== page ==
The first Creed film was a big hit with both audiences and critics, so of course a sequel must be made. I was skeptical with the first film, but it blew me away and when it was announced that the sequel will be about Creed vs. Drago, I was pretty excited. I’m sure most fans of the Rocky franchise will tell people that Rocky 1 or 2 is their favorite because those films were considered more prestigious than the later sequels. But Rocky 4 is my favorite in the series. So, a rematch of Creed and Drago got me all pumped to see this film.
After becoming a world champ boxer, Adonis Creed (Michael B. Jordan) is living the high life with his beautiful girlfriend Bianca (Tessa Thomson) and father figure Rocky (Sly Stallone). While in the Ukraine, Ivan Drago (Dolph Lundgren) trains his son Viktor (Florian Munteanu) to take down Creed. With the help of a boxing promoter Buddy Marcelle (Russell Hornsby), the Dragos challenges Creed to a match that the boxing world has been waiting to see for over three decades. Adonis is considering taking up the challenge because he believes this will be a revenge for his father’s death he always wanted. Rocky on the hand, fears that Adonis might not be able to beat Victor and don’t want to lose another person who is very close to him and basically the only family he has left.
The screenplay by Stallone and Juel Taylor were very well-written. Even though the storyline is pretty straightforward, they were able to focus more on the characters and it worked for me. The focus this time around is family and we see the struggle Adonis and Bianca is going through once they got married and became parents. Rocky and Adonis also have to deal with their sometime difficult father and son like relationship. I really appreciate that they gave the Dragos some backstory, so they’re not just one-dimensional villains. Fans of the franchise will probably recognize some of the elements from Rocky 3 and 4 were integrated into this one.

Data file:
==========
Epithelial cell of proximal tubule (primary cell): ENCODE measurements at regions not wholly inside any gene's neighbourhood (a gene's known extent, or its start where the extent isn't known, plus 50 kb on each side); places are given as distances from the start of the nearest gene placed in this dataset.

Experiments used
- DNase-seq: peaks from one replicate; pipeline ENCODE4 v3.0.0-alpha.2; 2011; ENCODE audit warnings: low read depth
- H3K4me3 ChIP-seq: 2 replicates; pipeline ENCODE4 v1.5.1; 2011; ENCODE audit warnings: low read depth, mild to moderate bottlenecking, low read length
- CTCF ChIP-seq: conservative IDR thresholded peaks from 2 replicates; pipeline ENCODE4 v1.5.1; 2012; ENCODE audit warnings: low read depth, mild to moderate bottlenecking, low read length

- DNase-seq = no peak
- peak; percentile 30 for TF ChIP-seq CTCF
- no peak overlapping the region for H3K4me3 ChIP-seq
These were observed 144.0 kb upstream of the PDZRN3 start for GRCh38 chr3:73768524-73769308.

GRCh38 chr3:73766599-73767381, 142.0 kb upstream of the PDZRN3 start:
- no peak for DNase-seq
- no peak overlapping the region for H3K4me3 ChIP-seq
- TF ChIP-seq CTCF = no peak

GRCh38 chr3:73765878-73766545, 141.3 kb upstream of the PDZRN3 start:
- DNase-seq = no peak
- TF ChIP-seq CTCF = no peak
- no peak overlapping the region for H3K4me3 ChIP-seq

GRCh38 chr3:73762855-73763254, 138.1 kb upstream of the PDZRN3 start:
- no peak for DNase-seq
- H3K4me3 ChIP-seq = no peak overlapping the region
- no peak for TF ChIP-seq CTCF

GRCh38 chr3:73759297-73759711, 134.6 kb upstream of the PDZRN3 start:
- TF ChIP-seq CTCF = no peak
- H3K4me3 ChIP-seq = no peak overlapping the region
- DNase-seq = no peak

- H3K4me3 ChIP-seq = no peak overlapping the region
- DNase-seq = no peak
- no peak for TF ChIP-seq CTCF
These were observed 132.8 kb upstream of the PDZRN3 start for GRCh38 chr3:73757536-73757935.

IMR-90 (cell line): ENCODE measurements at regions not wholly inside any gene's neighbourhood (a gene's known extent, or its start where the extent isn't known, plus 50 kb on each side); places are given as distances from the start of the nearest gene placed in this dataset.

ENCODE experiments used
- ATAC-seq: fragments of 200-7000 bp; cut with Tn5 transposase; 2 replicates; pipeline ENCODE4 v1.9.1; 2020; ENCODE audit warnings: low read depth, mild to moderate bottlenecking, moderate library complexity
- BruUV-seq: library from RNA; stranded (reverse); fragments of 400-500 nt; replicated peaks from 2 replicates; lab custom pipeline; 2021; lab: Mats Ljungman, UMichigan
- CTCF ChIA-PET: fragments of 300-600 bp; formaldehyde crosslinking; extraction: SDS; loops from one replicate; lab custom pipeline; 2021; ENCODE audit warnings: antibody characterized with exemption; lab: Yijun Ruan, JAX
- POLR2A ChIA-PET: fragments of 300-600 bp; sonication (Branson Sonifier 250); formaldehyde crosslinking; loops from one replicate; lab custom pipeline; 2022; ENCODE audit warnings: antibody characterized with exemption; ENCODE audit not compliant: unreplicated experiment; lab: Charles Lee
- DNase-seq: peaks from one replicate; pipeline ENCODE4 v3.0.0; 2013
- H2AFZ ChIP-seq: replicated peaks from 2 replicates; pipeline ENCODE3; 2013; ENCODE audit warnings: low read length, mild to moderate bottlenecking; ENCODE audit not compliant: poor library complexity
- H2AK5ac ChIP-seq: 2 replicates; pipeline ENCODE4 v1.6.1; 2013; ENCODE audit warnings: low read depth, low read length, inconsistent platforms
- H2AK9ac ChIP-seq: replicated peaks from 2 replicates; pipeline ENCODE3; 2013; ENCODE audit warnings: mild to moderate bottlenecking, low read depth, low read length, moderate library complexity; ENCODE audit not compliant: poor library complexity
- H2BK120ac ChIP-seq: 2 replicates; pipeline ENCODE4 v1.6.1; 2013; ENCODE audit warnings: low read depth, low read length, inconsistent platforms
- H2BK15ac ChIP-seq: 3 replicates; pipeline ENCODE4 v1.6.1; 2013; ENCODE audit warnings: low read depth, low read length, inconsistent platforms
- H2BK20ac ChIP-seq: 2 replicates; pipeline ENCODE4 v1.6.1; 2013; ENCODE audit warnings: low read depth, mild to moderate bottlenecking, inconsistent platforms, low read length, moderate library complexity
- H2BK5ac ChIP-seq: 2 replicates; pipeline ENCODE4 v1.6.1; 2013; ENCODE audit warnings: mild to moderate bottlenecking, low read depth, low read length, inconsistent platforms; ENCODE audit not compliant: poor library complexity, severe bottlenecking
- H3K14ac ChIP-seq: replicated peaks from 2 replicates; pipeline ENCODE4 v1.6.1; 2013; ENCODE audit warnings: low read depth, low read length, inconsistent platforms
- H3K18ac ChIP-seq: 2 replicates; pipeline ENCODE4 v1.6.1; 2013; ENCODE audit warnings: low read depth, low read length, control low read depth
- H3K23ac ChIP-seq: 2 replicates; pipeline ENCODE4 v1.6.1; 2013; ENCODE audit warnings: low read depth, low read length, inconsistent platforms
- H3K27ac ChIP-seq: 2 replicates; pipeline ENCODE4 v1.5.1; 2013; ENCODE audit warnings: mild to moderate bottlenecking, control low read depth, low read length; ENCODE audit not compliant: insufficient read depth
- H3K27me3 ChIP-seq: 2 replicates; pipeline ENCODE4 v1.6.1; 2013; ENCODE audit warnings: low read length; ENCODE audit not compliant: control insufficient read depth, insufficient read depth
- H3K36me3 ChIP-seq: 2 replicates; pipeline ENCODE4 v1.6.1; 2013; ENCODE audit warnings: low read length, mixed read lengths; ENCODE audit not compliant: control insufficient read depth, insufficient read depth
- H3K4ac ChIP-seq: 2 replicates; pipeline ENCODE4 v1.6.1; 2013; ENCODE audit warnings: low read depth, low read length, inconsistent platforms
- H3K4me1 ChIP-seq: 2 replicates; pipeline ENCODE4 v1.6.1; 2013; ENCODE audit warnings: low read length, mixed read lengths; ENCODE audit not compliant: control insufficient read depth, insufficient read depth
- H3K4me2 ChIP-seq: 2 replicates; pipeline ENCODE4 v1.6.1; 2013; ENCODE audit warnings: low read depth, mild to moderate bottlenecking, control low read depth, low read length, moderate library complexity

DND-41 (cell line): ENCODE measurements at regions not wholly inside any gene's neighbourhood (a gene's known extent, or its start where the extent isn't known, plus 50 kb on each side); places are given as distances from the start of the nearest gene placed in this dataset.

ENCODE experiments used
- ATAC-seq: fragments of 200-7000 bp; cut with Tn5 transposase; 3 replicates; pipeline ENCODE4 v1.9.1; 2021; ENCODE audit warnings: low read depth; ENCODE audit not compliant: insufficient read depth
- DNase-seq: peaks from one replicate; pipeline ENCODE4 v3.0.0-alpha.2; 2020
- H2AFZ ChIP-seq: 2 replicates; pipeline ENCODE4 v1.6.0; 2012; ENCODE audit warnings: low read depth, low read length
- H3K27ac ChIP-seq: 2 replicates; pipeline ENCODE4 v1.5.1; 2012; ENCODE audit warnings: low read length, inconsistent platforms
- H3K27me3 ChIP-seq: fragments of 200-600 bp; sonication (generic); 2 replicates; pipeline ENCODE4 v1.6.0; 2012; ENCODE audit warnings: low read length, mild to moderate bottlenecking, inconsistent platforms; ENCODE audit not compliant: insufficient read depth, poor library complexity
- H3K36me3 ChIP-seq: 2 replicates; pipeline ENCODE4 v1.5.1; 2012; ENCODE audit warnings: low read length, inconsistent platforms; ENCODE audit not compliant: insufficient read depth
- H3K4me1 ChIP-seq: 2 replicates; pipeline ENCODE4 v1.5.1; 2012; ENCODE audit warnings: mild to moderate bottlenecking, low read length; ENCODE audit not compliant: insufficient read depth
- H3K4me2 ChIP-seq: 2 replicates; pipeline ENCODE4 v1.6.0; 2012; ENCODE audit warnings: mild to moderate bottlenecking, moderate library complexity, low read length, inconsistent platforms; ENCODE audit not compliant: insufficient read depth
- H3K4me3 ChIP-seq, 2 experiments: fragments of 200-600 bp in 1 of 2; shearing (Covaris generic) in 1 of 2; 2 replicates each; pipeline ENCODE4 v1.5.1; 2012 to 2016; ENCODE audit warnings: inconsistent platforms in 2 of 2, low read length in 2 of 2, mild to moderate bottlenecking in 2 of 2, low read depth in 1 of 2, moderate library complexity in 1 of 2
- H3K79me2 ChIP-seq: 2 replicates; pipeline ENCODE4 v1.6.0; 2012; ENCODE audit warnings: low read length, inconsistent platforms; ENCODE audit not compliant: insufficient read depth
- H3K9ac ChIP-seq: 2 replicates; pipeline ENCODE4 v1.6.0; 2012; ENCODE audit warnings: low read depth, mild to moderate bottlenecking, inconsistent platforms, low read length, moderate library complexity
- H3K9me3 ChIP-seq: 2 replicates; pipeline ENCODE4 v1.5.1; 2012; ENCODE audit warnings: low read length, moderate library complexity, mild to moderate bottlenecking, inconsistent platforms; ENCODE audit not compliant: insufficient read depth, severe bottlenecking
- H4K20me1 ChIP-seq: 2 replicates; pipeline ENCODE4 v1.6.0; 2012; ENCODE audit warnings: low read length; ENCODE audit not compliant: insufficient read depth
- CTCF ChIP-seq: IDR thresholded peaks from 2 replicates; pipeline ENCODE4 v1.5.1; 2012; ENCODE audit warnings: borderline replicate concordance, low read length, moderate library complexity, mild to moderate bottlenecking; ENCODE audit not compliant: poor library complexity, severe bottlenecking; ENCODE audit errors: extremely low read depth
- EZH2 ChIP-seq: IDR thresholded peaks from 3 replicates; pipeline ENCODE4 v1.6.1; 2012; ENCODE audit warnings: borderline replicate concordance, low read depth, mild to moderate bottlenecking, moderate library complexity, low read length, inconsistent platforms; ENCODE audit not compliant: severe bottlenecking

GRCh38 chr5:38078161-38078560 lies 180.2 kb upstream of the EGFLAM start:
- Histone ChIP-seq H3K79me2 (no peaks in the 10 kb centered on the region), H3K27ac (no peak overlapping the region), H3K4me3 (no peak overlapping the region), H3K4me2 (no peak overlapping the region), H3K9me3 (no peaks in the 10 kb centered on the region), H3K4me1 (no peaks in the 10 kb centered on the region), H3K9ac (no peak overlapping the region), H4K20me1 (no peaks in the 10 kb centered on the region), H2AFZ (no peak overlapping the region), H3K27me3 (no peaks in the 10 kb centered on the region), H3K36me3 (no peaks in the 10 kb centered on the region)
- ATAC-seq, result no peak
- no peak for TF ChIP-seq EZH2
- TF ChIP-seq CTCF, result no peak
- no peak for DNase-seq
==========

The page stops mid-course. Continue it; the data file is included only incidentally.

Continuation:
Stepped into the director’s chair this time is Steven Caple Jr. and I thought he did a pretty decent job. With the template set by the first film’s director Ryan Coogler, Caple just have to follow it. I thought he should’ve come up with a better way of filming the fight scenes though. The boxing scenes weren’t bad, I just wish they came up with something more creative.
I was most impressed with the performances by the lead actors. Jordan and Thomson have such an amazing chemistry that I really believe they’re real couple. Mid way through the film, they both shared a dialog free and heartbreaking scene that almost made me tear up with them. Stallone could play Rocky in his sleep. He’s more of side character this time around, but he’s always great when he’s on screen. I really enjoy his chemistry with Jordan. Both Lundgren and Munteanu didn’t get a lot of screen time but I thought they delivered a pretty decent performance.